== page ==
However, the Trump Administration has proposed to terminate H-4 visa holders’ employment authorization, potentially affecting over 100,000 people and their employers. While this proposal is still very much under review, it has received considerable scrutiny due to the cost to the economy, US employers, and of course, the affected families.
While the H-1B often holds the spotlight in terms of immigration news, there have been other immigration developments.
For example, while not yet in effect, the US is opening up the E-2 visa, which grants individuals who make a substantial investment in a US company the right to work here. And as Israel’s IT sector continues to boom through large startup exits and expanding investment ecosystem, this new visa treaty will bring more investment dollars to US soil, and jobs along with it.
Additionally, the government recently doubled the number of H-2B seasonal worker visas for 2019. The H-2B allows US employers to hire foreign workers for one-time, seasonal (non-agricultural) employment. Think hotels during summer months, ski resorts during winter months, and so on.
There are still other, smaller changes to various employment immigration policies, the effects of which are still yet to be seen. But one thing’s for sure – the immigration landscape is ever-changing.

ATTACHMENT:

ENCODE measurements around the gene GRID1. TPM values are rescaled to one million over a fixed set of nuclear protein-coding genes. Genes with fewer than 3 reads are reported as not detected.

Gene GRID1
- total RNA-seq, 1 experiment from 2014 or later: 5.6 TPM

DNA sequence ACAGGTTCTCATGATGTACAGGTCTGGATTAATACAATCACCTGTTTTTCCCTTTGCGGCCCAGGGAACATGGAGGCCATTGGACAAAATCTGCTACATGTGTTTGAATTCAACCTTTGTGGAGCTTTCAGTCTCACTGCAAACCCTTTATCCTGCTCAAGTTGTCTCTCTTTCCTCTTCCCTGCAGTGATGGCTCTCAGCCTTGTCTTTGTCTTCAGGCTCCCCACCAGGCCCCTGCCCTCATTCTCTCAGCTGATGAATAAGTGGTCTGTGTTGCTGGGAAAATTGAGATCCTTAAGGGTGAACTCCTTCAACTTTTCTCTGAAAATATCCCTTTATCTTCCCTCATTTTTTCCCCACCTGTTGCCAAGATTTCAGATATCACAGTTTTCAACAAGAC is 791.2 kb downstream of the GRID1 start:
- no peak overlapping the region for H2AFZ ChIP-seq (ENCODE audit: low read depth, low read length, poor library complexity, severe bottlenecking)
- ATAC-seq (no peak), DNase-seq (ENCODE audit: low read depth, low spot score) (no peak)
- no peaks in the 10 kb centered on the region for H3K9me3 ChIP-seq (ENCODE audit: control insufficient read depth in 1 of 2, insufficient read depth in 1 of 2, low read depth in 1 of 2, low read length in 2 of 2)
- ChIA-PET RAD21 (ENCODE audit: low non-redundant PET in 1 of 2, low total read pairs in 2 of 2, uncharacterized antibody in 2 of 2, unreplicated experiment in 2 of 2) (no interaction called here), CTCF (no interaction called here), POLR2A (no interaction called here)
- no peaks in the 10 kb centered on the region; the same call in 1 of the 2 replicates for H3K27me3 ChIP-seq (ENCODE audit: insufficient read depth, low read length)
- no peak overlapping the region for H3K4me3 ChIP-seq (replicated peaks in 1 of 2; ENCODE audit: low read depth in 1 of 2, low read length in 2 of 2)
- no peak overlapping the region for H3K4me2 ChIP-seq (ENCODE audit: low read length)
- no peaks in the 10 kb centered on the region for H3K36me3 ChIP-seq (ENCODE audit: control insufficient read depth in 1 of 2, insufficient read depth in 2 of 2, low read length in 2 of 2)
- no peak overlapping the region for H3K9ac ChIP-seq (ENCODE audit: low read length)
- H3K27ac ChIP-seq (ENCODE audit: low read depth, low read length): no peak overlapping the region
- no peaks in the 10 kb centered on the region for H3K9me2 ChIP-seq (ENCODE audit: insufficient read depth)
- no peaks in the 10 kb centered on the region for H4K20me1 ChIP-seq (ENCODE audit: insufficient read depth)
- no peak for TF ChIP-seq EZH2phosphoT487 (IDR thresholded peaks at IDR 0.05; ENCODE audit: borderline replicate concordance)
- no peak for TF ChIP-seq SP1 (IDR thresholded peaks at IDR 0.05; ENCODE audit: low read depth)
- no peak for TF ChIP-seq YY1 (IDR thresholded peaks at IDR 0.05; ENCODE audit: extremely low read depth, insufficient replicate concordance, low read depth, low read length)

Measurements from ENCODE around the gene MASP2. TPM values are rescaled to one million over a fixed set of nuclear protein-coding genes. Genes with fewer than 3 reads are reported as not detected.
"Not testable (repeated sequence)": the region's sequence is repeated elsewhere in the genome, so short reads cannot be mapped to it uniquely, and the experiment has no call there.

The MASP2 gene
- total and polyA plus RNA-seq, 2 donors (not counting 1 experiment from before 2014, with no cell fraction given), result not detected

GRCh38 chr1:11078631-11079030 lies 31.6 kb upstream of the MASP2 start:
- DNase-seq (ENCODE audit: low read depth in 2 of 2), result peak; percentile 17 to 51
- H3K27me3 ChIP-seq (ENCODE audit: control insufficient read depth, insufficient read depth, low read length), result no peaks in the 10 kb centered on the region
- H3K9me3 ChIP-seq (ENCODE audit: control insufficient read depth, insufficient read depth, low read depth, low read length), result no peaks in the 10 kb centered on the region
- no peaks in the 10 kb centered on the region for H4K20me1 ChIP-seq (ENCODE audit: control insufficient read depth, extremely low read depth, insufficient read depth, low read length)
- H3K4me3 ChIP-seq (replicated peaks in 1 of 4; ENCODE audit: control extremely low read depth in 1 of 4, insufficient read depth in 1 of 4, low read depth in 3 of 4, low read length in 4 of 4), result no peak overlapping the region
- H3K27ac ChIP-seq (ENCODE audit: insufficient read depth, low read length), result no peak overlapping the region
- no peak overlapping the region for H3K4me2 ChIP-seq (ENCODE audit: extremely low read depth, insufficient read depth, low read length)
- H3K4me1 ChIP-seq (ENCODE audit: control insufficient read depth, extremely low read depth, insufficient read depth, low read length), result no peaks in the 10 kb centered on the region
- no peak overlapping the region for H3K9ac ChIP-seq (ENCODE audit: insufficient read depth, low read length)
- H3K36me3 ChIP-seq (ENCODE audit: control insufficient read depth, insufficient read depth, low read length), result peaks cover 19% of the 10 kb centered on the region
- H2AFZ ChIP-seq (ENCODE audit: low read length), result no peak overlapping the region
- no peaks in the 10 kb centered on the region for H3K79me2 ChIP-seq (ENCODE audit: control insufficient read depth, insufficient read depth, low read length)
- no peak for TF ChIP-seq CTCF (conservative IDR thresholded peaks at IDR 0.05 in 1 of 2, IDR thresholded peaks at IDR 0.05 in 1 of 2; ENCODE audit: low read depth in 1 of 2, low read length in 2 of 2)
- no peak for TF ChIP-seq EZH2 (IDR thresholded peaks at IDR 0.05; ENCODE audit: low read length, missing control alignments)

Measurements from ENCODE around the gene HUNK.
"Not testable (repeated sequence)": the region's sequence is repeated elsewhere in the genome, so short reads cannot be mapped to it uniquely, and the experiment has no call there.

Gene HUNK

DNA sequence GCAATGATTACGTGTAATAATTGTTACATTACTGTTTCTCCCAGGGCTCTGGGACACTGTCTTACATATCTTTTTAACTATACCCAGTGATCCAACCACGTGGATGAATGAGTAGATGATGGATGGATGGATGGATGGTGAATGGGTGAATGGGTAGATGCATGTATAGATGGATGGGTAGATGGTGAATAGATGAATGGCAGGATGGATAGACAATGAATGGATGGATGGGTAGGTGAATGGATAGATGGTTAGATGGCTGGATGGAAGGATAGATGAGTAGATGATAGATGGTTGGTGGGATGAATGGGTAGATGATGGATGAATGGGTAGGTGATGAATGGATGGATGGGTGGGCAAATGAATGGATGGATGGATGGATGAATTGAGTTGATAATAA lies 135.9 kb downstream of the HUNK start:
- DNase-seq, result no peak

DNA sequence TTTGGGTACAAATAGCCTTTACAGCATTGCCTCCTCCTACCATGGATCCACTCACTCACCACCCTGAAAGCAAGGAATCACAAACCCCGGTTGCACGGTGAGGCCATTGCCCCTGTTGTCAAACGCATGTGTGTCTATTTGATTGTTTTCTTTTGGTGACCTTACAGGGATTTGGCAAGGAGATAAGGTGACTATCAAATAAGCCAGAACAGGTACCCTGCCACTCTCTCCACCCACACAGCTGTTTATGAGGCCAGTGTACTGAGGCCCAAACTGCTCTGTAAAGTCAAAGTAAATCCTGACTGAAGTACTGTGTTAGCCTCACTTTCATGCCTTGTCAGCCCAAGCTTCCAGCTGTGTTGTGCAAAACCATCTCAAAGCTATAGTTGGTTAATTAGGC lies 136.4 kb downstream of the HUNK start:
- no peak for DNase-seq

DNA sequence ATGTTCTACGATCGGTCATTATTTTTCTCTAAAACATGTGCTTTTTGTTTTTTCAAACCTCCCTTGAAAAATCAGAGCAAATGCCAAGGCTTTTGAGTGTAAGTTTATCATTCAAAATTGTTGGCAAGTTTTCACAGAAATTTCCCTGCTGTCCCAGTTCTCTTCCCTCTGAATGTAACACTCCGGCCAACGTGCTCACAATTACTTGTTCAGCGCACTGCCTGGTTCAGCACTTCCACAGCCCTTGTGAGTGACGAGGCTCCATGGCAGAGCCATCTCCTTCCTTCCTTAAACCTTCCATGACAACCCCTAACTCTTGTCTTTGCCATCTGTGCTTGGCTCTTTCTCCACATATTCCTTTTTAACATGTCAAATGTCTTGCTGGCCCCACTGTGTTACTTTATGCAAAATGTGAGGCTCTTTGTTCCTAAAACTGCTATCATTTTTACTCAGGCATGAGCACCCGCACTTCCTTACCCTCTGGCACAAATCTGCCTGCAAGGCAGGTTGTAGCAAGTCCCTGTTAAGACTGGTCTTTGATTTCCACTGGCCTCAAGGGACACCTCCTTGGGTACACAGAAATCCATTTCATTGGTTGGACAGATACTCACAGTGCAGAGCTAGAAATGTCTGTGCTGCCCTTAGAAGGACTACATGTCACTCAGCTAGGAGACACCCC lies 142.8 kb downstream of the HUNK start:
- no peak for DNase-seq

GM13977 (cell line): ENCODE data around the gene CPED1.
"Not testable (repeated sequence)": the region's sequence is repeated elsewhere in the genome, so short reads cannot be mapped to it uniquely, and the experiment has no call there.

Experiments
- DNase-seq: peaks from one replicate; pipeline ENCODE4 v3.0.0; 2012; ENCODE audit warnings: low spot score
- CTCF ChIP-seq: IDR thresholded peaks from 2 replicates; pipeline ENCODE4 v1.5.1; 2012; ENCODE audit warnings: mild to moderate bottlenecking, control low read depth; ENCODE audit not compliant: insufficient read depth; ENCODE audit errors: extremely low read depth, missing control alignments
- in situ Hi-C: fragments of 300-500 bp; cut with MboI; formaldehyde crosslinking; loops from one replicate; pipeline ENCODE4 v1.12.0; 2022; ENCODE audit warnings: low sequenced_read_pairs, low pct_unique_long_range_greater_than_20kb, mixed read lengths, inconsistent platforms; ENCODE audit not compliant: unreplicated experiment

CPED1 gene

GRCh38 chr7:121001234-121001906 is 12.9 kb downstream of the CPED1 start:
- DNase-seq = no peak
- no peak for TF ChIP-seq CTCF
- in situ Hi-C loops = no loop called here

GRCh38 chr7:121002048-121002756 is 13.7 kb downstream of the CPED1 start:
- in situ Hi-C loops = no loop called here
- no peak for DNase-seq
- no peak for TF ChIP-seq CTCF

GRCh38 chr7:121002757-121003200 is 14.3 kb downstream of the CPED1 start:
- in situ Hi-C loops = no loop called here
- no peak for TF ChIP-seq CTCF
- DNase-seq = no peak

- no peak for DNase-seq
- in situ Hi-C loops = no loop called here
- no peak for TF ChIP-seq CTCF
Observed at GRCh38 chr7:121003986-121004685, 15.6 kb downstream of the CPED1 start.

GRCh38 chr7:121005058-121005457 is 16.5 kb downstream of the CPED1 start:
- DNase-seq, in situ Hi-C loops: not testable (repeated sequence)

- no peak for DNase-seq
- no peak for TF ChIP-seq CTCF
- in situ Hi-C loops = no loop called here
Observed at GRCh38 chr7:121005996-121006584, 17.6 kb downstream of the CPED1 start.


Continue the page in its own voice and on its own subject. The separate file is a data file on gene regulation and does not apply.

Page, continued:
What does the future hold?
Despite the common misconceptions and questionable policy changes surrounding employment immigration, and the uptick of IT jobs going to Canada, the government is actually take huge steps forward in terms of cleaning up our immigration system.
For example, this year USCIS reversed the order of the H-1B visa lottery, promising more H-1B approvals for individuals with advanced degrees than ever before. In addition, USCIS is preparing for an H-1B pre-registration system to go into effect in 2020, which signals a move away from paperwork and toward automation. And while there are questions around how that the pre-registration system will play out, it’s a step in the right direction.
Immigration will probably remain a touchy subject until the end of time. But when it comes up in conversation, even if at the dinner table, it’s always good to be ready with the facts.